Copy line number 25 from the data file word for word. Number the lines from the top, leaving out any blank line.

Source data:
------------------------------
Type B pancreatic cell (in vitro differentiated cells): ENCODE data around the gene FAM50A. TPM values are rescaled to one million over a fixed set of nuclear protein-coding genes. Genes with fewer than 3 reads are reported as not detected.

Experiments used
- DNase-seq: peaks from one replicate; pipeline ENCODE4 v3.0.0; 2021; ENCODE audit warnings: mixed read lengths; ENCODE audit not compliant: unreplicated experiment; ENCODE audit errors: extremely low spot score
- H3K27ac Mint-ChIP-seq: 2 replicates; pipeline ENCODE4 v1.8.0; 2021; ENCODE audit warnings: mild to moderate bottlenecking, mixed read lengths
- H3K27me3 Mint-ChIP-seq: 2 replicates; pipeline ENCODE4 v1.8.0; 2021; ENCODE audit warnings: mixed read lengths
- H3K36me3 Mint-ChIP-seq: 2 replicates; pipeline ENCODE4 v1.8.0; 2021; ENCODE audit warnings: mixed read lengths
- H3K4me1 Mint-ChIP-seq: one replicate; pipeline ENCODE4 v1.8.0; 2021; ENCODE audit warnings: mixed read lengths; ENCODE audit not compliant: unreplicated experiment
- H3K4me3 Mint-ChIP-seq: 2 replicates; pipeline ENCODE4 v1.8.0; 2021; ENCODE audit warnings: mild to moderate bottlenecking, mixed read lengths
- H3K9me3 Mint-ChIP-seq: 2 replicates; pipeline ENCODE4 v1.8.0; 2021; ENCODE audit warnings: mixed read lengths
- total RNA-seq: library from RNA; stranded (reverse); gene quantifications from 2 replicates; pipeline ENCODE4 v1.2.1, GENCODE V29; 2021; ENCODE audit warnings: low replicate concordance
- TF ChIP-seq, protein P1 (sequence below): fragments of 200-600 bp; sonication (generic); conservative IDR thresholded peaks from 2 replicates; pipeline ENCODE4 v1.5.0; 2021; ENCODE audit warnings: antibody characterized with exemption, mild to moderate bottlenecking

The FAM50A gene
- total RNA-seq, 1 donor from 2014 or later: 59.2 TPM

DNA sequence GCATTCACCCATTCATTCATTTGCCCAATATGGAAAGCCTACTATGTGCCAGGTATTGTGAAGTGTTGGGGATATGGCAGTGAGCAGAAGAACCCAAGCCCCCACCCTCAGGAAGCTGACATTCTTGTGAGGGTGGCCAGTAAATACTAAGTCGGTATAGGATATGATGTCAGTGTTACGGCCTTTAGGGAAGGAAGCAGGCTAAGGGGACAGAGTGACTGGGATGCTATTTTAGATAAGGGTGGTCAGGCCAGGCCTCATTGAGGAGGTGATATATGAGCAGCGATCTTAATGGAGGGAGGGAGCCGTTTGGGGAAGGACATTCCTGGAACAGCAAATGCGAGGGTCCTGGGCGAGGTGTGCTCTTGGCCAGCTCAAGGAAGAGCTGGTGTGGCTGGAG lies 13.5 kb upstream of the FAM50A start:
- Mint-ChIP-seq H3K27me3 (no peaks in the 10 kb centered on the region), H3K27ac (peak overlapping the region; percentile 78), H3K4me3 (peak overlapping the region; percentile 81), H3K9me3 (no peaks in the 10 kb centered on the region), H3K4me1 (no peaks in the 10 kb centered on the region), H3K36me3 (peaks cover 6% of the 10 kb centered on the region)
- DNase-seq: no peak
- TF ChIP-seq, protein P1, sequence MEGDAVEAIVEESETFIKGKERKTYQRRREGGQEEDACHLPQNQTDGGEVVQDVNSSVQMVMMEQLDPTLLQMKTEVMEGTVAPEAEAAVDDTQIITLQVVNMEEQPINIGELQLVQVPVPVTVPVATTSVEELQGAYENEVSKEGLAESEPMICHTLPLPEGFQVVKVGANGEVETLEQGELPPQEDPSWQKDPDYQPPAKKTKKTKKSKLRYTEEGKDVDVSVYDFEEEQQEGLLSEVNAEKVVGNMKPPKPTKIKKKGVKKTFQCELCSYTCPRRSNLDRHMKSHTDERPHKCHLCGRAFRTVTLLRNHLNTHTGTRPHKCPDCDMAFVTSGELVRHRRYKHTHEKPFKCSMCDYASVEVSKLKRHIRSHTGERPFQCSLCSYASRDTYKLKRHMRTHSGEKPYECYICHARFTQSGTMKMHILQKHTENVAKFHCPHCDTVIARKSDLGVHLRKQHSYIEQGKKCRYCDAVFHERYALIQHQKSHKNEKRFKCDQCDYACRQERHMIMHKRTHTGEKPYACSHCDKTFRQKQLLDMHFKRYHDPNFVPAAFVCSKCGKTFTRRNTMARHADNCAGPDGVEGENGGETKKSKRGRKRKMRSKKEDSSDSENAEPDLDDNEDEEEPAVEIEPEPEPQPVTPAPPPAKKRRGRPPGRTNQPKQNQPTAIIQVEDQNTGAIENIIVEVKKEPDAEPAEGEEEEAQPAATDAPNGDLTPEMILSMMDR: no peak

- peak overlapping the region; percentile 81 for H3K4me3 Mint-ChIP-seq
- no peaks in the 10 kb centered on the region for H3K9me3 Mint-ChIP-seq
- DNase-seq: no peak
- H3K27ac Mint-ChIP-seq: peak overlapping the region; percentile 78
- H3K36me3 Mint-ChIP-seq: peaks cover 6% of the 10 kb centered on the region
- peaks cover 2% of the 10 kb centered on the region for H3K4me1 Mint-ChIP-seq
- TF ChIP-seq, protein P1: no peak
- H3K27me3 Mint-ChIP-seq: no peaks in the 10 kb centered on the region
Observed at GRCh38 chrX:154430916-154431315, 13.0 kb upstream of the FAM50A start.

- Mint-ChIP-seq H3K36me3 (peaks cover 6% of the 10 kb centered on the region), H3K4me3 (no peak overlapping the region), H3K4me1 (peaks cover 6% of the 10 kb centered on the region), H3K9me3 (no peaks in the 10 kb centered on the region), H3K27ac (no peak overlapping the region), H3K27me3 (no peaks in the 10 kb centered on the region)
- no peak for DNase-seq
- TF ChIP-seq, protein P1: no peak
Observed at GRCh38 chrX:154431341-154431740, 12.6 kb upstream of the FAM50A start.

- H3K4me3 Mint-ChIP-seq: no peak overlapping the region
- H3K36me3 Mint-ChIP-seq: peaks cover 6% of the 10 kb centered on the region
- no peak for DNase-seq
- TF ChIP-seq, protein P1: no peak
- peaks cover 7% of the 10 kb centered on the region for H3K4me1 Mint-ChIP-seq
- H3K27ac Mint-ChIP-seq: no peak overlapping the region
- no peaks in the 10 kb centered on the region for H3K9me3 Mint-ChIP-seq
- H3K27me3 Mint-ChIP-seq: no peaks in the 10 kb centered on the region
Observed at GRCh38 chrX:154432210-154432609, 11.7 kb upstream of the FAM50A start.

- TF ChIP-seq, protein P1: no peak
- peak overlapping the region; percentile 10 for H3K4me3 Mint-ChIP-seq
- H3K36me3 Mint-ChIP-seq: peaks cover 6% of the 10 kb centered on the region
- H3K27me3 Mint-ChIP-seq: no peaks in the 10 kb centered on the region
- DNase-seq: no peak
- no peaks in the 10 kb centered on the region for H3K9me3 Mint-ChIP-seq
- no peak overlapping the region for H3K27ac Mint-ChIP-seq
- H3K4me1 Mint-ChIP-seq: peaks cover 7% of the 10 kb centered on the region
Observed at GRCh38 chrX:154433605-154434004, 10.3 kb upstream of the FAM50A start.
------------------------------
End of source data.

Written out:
- H3K27me3 Mint-ChIP-seq: no peaks in the 10 kb centered on the region